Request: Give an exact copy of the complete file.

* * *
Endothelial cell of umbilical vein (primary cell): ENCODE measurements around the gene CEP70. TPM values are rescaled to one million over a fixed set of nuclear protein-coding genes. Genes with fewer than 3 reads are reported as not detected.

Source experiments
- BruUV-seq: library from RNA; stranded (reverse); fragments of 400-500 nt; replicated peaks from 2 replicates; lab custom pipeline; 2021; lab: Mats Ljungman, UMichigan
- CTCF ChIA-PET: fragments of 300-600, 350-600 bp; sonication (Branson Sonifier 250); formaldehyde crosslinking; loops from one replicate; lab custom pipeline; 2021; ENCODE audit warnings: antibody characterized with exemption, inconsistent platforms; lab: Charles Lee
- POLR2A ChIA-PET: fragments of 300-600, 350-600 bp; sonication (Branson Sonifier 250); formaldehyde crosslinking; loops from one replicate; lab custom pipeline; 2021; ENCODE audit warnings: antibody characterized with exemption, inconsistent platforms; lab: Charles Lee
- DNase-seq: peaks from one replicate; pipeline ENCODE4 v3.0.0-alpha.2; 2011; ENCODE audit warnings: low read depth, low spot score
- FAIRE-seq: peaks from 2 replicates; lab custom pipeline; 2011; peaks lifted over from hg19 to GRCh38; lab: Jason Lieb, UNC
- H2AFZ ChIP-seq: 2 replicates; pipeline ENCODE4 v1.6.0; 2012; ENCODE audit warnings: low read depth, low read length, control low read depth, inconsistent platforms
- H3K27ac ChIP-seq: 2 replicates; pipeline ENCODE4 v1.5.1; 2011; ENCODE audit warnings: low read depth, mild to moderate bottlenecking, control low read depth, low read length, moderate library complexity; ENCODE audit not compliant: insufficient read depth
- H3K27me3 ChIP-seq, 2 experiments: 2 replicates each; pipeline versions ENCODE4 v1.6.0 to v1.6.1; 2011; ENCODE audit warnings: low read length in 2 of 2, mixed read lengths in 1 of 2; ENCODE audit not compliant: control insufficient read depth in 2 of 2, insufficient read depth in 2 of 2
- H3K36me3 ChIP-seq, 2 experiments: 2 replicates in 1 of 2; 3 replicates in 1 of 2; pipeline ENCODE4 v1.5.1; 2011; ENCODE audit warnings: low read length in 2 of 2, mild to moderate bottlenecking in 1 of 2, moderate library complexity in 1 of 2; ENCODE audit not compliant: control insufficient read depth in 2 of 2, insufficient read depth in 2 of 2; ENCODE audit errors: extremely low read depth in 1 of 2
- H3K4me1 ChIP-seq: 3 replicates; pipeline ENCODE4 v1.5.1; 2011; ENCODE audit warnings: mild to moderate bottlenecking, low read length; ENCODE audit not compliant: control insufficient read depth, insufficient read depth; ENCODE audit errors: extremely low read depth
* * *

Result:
Endothelial cell of umbilical vein (primary cell): ENCODE measurements around the gene CEP70. TPM values are rescaled to one million over a fixed set of nuclear protein-coding genes. Genes with fewer than 3 reads are reported as not detected.

Source experiments
- BruUV-seq: library from RNA; stranded (reverse); fragments of 400-500 nt; replicated peaks from 2 replicates; lab custom pipeline; 2021; lab: Mats Ljungman, UMichigan
- CTCF ChIA-PET: fragments of 300-600, 350-600 bp; sonication (Branson Sonifier 250); formaldehyde crosslinking; loops from one replicate; lab custom pipeline; 2021; ENCODE audit warnings: antibody characterized with exemption, inconsistent platforms; lab: Charles Lee
- POLR2A ChIA-PET: fragments of 300-600, 350-600 bp; sonication (Branson Sonifier 250); formaldehyde crosslinking; loops from one replicate; lab custom pipeline; 2021; ENCODE audit warnings: antibody characterized with exemption, inconsistent platforms; lab: Charles Lee
- DNase-seq: peaks from one replicate; pipeline ENCODE4 v3.0.0-alpha.2; 2011; ENCODE audit warnings: low read depth, low spot score
- FAIRE-seq: peaks from 2 replicates; lab custom pipeline; 2011; peaks lifted over from hg19 to GRCh38; lab: Jason Lieb, UNC
- H2AFZ ChIP-seq: 2 replicates; pipeline ENCODE4 v1.6.0; 2012; ENCODE audit warnings: low read depth, low read length, control low read depth, inconsistent platforms
- H3K27ac ChIP-seq: 2 replicates; pipeline ENCODE4 v1.5.1; 2011; ENCODE audit warnings: low read depth, mild to moderate bottlenecking, control low read depth, low read length, moderate library complexity; ENCODE audit not compliant: insufficient read depth
- H3K27me3 ChIP-seq, 2 experiments: 2 replicates each; pipeline versions ENCODE4 v1.6.0 to v1.6.1; 2011; ENCODE audit warnings: low read length in 2 of 2, mixed read lengths in 1 of 2; ENCODE audit not compliant: control insufficient read depth in 2 of 2, insufficient read depth in 2 of 2
- H3K36me3 ChIP-seq, 2 experiments: 2 replicates in 1 of 2; 3 replicates in 1 of 2; pipeline ENCODE4 v1.5.1; 2011; ENCODE audit warnings: low read length in 2 of 2, mild to moderate bottlenecking in 1 of 2, moderate library complexity in 1 of 2; ENCODE audit not compliant: control insufficient read depth in 2 of 2, insufficient read depth in 2 of 2; ENCODE audit errors: extremely low read depth in 1 of 2
- H3K4me1 ChIP-seq: 3 replicates; pipeline ENCODE4 v1.5.1; 2011; ENCODE audit warnings: mild to moderate bottlenecking, low read length; ENCODE audit not compliant: control insufficient read depth, insufficient read depth; ENCODE audit errors: extremely low read depth